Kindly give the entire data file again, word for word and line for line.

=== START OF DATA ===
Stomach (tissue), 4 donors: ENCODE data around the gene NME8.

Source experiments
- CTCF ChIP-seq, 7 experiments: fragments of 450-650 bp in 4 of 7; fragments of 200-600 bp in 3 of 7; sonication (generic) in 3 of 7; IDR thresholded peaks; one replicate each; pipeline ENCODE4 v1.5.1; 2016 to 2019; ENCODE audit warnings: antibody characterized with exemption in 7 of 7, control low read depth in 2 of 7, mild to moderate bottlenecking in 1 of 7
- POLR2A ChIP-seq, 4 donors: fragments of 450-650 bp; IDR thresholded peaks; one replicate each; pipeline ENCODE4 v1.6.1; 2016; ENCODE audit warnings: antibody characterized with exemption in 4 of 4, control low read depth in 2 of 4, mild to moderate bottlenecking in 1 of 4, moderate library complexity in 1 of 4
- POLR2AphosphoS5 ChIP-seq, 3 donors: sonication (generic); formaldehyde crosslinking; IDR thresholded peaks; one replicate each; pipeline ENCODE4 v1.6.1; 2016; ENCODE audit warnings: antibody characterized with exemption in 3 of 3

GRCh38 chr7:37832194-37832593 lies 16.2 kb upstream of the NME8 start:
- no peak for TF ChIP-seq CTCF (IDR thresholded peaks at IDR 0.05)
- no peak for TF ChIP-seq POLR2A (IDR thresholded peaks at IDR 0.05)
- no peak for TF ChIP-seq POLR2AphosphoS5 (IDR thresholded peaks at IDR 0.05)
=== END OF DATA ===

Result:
Stomach (tissue), 4 donors: ENCODE data around the gene NME8.

Source experiments
- CTCF ChIP-seq, 7 experiments: fragments of 450-650 bp in 4 of 7; fragments of 200-600 bp in 3 of 7; sonication (generic) in 3 of 7; IDR thresholded peaks; one replicate each; pipeline ENCODE4 v1.5.1; 2016 to 2019; ENCODE audit warnings: antibody characterized with exemption in 7 of 7, control low read depth in 2 of 7, mild to moderate bottlenecking in 1 of 7
- POLR2A ChIP-seq, 4 donors: fragments of 450-650 bp; IDR thresholded peaks; one replicate each; pipeline ENCODE4 v1.6.1; 2016; ENCODE audit warnings: antibody characterized with exemption in 4 of 4, control low read depth in 2 of 4, mild to moderate bottlenecking in 1 of 4, moderate library complexity in 1 of 4
- POLR2AphosphoS5 ChIP-seq, 3 donors: sonication (generic); formaldehyde crosslinking; IDR thresholded peaks; one replicate each; pipeline ENCODE4 v1.6.1; 2016; ENCODE audit warnings: antibody characterized with exemption in 3 of 3

GRCh38 chr7:37832194-37832593 lies 16.2 kb upstream of the NME8 start:
- no peak for TF ChIP-seq CTCF (IDR thresholded peaks at IDR 0.05)
- no peak for TF ChIP-seq POLR2A (IDR thresholded peaks at IDR 0.05)
- no peak for TF ChIP-seq POLR2AphosphoS5 (IDR thresholded peaks at IDR 0.05)